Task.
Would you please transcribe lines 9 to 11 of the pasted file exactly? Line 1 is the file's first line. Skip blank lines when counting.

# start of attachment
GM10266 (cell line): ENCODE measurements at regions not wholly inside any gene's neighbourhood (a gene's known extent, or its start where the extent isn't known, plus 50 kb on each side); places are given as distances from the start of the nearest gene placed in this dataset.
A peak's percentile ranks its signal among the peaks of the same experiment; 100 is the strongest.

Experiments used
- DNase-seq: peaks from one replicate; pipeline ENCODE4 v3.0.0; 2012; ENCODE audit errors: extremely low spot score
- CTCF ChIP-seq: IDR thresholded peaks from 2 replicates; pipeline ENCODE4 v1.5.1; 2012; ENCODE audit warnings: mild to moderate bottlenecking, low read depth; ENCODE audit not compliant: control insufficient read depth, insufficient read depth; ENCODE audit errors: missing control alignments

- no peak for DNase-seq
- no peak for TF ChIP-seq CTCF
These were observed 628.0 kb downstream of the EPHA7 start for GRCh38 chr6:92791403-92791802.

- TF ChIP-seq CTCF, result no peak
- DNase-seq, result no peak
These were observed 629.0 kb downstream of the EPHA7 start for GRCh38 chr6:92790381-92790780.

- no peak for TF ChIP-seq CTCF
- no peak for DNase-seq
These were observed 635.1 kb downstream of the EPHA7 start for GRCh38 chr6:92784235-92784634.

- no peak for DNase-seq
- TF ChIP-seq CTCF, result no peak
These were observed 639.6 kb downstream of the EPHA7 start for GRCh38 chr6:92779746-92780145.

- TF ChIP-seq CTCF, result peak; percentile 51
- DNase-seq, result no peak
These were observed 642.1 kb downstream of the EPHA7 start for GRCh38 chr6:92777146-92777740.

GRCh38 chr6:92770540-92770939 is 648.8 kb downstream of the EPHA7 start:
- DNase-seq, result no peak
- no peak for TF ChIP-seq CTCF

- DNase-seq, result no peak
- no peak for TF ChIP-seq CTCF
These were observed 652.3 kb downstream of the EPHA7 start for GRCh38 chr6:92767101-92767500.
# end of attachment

- TF ChIP-seq CTCF, result no peak
- DNase-seq, result no peak
These were observed 629.0 kb downstream of the EPHA7 start for GRCh38 chr6:92790381-92790780.